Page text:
For years, scientists have wondered whether personality traits originate with heredity or influence from our environments. In the 1950s, however, one psychologist questioned the polarity of this “nature versus nurture” debate, pleading for researchers to instead contemplate the interaction of the two factors.
Nicknamed the “test guru,” Anne Anastasi, a pioneer of psychometrics, questioned the measurement by which these psychological capabilities are evaluated.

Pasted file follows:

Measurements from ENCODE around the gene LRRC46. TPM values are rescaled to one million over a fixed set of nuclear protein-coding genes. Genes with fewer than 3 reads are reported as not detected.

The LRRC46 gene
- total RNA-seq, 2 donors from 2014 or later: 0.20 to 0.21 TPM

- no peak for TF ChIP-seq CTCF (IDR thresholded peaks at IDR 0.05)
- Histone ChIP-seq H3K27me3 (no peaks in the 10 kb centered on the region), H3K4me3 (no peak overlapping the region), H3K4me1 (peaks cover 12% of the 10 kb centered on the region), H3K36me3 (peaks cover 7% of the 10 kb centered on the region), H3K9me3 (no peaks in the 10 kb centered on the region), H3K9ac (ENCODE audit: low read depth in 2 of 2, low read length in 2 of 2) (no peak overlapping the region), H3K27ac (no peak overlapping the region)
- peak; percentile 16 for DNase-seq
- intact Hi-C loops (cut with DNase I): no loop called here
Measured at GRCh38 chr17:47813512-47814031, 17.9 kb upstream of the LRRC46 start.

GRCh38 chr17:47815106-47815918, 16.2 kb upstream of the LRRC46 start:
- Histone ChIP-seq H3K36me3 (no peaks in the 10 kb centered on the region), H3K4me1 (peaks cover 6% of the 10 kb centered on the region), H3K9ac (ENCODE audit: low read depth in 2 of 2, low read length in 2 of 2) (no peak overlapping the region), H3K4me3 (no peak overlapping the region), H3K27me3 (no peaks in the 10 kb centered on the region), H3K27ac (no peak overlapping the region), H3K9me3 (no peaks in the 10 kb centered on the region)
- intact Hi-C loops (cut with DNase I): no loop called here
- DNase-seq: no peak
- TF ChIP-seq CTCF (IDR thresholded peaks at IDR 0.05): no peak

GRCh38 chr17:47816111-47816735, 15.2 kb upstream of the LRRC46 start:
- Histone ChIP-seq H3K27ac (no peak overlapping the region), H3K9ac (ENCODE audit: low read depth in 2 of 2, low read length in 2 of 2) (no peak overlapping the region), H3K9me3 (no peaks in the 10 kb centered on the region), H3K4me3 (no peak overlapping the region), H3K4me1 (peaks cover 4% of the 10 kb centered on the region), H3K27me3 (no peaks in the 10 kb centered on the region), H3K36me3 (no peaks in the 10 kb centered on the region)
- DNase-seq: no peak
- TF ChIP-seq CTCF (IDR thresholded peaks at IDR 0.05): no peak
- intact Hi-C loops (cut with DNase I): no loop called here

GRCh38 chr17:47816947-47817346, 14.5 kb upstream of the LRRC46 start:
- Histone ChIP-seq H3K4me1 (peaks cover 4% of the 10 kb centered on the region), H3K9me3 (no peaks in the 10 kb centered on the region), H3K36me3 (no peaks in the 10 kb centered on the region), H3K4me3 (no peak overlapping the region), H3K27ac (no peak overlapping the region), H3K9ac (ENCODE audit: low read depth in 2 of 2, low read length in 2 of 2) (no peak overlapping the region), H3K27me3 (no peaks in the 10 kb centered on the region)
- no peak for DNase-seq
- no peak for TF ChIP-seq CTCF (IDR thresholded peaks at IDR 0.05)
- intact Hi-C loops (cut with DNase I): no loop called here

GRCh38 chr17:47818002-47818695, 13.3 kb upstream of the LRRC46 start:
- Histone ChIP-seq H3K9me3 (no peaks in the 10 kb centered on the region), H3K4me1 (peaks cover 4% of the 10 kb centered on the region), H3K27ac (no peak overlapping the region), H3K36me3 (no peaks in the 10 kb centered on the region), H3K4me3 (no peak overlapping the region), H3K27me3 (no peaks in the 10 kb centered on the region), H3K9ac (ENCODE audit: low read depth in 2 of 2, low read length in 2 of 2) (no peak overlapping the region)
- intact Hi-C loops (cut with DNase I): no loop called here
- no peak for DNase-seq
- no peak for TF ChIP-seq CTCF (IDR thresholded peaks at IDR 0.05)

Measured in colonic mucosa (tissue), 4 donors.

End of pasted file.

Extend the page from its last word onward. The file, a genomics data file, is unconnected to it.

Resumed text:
In her 1983 essay, Anastasi questioned America’s obsession over IQ – intelligence quotient – explaining how the term’s frequent misuse assumes that intelligence is inherited and doesn’t change over one’s lifetime.
As a result, Anastasi also argued that psychological tests gauging traits like personality or intelligence could not be created without cultural bias that might skew results.
“It is apparent that we cannot speak of inferiority and superiority, but only of specific differences in aptitudes and personality between the sexes,” she said. “These differences are largely the result of cultural and other experiential factors.”